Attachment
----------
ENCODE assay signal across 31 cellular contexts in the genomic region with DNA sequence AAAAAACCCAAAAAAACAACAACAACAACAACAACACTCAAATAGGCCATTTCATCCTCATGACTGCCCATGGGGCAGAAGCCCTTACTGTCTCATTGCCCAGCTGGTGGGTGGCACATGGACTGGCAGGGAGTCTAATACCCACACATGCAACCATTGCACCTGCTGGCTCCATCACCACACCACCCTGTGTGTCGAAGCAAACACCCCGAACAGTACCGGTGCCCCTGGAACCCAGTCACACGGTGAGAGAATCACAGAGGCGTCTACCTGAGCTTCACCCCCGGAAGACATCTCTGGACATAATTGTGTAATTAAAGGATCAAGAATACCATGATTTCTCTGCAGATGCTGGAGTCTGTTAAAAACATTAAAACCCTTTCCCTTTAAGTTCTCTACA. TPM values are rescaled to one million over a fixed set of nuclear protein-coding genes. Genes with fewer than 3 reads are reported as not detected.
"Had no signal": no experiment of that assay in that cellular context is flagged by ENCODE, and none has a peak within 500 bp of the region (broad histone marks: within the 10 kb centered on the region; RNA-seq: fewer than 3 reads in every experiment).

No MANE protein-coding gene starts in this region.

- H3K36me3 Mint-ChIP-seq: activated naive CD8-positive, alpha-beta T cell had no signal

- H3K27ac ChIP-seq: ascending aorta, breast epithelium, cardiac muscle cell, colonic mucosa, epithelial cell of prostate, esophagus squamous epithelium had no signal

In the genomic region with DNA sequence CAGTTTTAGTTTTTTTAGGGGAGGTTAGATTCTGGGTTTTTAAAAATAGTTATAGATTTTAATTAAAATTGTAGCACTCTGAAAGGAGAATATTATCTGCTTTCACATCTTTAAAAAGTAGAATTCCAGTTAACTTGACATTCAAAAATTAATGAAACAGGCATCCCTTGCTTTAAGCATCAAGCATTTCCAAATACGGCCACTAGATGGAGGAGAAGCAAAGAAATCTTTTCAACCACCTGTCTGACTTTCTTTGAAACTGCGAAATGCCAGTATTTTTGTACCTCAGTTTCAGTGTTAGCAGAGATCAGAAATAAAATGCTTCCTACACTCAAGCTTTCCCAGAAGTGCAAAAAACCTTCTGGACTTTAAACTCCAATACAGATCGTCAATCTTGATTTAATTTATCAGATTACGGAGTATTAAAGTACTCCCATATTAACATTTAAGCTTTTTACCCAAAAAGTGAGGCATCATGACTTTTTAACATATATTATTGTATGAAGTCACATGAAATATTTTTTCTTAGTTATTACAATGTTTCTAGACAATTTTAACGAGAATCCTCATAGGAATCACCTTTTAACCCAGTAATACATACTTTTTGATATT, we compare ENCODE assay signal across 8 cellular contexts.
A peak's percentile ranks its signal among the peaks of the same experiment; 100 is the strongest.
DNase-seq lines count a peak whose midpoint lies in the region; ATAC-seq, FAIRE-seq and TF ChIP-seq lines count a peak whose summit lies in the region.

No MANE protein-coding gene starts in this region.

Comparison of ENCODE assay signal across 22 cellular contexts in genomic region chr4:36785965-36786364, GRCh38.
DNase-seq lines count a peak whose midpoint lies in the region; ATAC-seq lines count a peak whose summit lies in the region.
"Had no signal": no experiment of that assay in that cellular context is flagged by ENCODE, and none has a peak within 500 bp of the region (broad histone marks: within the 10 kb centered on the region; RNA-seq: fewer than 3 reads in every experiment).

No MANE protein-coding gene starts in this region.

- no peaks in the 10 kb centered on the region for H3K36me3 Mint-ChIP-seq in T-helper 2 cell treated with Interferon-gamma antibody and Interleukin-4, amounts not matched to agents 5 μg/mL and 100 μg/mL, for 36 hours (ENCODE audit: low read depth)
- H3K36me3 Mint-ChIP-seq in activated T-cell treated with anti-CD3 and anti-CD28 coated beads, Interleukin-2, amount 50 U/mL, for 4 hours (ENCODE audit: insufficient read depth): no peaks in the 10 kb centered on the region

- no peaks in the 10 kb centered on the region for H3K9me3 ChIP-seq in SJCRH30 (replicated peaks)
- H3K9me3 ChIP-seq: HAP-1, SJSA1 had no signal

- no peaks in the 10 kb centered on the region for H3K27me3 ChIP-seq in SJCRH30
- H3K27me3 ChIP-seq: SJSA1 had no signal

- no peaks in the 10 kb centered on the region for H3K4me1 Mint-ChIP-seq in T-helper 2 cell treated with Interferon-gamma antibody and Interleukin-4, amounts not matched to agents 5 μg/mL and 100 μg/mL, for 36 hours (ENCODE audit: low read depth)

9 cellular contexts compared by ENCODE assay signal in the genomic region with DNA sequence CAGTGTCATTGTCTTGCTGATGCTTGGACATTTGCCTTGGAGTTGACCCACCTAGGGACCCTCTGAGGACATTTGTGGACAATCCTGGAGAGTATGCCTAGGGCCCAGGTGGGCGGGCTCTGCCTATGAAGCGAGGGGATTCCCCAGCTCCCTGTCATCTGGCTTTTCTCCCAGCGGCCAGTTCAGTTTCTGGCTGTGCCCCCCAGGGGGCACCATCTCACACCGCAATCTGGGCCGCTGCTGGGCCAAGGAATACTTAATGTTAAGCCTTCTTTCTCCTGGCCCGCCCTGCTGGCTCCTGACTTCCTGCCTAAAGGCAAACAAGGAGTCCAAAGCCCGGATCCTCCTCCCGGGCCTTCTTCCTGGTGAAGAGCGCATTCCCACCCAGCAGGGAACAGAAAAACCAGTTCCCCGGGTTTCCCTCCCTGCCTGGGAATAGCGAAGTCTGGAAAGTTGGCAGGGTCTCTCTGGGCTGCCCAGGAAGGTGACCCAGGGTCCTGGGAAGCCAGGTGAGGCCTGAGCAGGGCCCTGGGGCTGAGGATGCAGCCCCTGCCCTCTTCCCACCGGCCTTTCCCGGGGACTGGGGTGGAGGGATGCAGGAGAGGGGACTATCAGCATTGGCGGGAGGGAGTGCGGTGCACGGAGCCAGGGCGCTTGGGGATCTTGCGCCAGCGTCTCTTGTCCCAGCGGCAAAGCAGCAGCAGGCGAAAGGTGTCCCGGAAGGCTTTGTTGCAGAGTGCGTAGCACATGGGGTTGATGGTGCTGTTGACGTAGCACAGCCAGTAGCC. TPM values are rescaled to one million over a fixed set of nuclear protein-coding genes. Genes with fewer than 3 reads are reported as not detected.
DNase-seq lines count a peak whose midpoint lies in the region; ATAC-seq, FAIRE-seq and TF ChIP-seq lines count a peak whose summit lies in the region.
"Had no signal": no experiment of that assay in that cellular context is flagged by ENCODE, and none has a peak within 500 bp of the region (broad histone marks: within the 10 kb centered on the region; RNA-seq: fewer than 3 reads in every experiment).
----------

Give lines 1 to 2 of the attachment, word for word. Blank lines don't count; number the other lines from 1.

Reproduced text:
ENCODE assay signal across 31 cellular contexts in the genomic region with DNA sequence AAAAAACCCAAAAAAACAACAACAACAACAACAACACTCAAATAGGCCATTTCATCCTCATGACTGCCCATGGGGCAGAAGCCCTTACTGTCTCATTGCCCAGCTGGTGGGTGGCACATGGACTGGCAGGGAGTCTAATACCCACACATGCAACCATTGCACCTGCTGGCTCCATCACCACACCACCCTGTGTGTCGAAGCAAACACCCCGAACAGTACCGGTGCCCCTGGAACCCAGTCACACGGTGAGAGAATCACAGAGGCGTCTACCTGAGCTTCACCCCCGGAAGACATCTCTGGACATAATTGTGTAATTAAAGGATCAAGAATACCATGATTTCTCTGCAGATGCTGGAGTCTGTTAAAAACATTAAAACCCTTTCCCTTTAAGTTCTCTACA. TPM values are rescaled to one million over a fixed set of nuclear protein-coding genes. Genes with fewer than 3 reads are reported as not detected.
"Had no signal": no experiment of that assay in that cellular context is flagged by ENCODE, and none has a peak within 500 bp of the region (broad histone marks: within the 10 kb centered on the region; RNA-seq: fewer than 3 reads in every experiment).